Sunday Links are going back in time

In the interest of simplicity, and Lazy Sunditis, I present another select few links. Nothing mind-blowing, but all solid, interesting reads. We have been blessed with outstanding White Sox baseball coverage and commentary these days, and I certainly don't mean to interrupt the flow of that. However, since I enjoy a small audience on Sundays, I will continue to happily share my findings. If that means the omelette-encrusted dishes remain dirty and the grass grows unchecked this Memorial Day weekend, so be it.

First, from the not-too-distant past, an A-Rod piece from SeamHeads, chronicling his first few years playing professional baseball, beginning in 1994. There are some especially candid quotes in there that I had not expected from His Rodness, but it doesn't seem like his personality has changed at all.

I would think most of us here are impressed by durable pitchers. And, of course, the issue of pitch counts and starters taking the hill on three days' rest will come up sporadically during the season, with one announcer or another calling modern day players pansies, in so many words. However, this retrospective really does shine a light into the depths of old-school durability, as Warren Spahn and Juan Marichal dueled for 16 innings back in 1963.

Did you know that only two major leaguers were killed in action while serving in WWII? Now you do. Elmer Gedeon, an outfielder for the Senators, was shot down over France while piloting his 13th mission. Catcher Harry O'Neill, a Marine, was killed on Iwo Jima. O'Neill had only played in one game for the Philadelphia A's, but he still qualifies. There are a ton of other minor league and amateur players that died while in service to our country, and that's quite the website Bedingfield runs over there. If you get a few minutes, just get lost in that in memoriam section. Those are not happy stories, but often humbling and sometimes uplifting.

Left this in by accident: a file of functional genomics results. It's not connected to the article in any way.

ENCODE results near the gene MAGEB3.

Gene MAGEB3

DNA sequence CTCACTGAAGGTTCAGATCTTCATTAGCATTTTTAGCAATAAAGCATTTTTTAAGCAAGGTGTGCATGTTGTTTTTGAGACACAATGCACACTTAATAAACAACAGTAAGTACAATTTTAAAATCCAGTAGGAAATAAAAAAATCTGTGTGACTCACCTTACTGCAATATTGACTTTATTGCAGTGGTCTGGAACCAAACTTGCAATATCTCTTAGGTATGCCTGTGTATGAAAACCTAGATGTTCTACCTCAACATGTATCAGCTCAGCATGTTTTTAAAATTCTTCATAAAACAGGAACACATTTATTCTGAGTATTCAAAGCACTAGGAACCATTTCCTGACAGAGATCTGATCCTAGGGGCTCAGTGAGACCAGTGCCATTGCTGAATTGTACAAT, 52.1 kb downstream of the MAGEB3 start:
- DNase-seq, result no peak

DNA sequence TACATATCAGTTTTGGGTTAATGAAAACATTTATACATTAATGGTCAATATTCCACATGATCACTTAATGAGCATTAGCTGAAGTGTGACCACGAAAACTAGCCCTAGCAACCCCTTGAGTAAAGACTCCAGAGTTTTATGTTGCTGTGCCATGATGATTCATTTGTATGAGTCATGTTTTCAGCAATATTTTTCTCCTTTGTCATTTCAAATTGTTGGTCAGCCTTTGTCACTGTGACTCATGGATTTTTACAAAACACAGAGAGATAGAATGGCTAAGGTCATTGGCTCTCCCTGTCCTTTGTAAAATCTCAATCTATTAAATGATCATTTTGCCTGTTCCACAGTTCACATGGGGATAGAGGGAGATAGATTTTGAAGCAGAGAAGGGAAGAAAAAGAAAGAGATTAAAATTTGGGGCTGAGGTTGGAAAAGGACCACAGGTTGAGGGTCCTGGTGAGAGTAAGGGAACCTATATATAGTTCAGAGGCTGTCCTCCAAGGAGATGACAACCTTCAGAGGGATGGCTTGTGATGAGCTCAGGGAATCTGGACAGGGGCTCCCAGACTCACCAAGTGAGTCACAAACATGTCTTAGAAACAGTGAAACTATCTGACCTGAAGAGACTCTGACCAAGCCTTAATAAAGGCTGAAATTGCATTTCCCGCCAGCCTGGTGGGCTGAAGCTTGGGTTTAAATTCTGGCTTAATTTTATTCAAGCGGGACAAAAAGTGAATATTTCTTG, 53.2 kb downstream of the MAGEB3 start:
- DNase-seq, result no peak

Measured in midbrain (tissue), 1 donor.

Finally, as we like to remember some White Sox winning ways, here's some newspaper coverage of the 1906 Sox victory over the Cubs in the World Series. It's great to look at those play-by-plays (in good detail, too) and imagine the times. However, they are kind of fuzzy, so here's the box score from that final game.

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